Coyne was visiting assistant professor at the University of Arizona Lunar and Planetary Laboratory (LPL) in 1966-67 and 1968-69, and visiting astronomer at the Vatican Observatory in 1967-68. He joined the Vatican Observatory as an astronomer in 1969 and became an assistant professor at the LPL in 1970. In 1976 he became a senior research fellow at the LPL and a lecturer in the University of Arizona Department of Astronomy. The following year he served as Director of the University of Arizona’s Catalina Observatory and as Associate Director of the LPL.
[added note: I was a student at the LPL at that time and I knew George from listening to his homilies when he would preach at Sts. Peter and Paul Church, where he lived at the time. The Lunar Lab was a wildly dysfunctional place in those days, with lots of infighting among the faculty, and I was living in a house with students of the various feuding professors. We would keep each other posted on what was going on, and my contribution was to take the temperature of the fighting based on what George had preached on that morning! In fact, though he was junior to all the principles, they agreed to have him become the director of the Catalina Observatory because he was the only one that they all trusted.]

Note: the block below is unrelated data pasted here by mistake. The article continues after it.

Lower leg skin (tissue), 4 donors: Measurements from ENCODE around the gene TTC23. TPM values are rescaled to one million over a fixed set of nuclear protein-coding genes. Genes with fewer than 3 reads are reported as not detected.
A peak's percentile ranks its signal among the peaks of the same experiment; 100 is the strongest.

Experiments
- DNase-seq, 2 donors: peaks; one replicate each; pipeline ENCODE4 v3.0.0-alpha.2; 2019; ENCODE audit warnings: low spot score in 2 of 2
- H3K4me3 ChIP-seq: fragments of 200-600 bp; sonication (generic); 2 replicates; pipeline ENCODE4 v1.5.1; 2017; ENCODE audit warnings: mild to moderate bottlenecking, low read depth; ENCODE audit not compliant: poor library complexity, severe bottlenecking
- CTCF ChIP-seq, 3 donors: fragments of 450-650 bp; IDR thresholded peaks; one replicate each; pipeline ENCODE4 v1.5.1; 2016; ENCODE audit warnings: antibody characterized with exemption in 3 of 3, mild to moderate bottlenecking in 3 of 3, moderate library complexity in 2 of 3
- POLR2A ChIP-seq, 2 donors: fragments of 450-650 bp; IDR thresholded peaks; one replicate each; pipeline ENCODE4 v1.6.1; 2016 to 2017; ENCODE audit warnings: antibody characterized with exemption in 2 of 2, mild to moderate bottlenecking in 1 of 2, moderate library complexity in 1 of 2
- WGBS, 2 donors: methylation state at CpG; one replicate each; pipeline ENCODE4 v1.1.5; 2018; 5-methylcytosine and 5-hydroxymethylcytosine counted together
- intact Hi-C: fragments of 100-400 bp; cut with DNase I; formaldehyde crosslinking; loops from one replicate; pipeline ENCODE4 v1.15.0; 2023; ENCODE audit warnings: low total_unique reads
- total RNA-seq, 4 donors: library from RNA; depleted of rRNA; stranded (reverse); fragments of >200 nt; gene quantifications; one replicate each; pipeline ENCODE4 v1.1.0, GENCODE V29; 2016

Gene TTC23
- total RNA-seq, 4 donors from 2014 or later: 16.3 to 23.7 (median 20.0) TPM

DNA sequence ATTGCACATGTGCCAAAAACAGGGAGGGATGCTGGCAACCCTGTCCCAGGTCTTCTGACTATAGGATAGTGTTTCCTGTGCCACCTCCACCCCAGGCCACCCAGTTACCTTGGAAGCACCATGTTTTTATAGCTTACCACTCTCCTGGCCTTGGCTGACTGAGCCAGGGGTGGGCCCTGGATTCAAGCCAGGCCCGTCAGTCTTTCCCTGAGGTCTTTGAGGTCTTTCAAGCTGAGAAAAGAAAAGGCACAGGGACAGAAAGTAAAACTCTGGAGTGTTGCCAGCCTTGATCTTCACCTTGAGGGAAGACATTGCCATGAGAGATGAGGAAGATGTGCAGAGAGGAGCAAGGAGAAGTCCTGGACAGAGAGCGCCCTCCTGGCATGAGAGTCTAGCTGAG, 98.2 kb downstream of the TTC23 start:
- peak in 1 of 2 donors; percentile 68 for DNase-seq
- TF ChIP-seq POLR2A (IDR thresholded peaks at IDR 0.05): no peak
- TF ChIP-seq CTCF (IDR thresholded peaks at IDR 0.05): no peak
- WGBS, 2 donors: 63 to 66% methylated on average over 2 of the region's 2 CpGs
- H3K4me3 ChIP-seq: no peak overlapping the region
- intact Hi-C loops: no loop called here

Coyne was appointed Director of the Vatican Observatory by Pope John Paul I in 1978, and in that same year he also became Associate Director of Steward Observatory. During 1979-80 he served as Acting Director and Head of Steward Observatory and the Astronomy Department, and thereafter he continued as an adjunct professor in the University of Arizona Astronomy Department.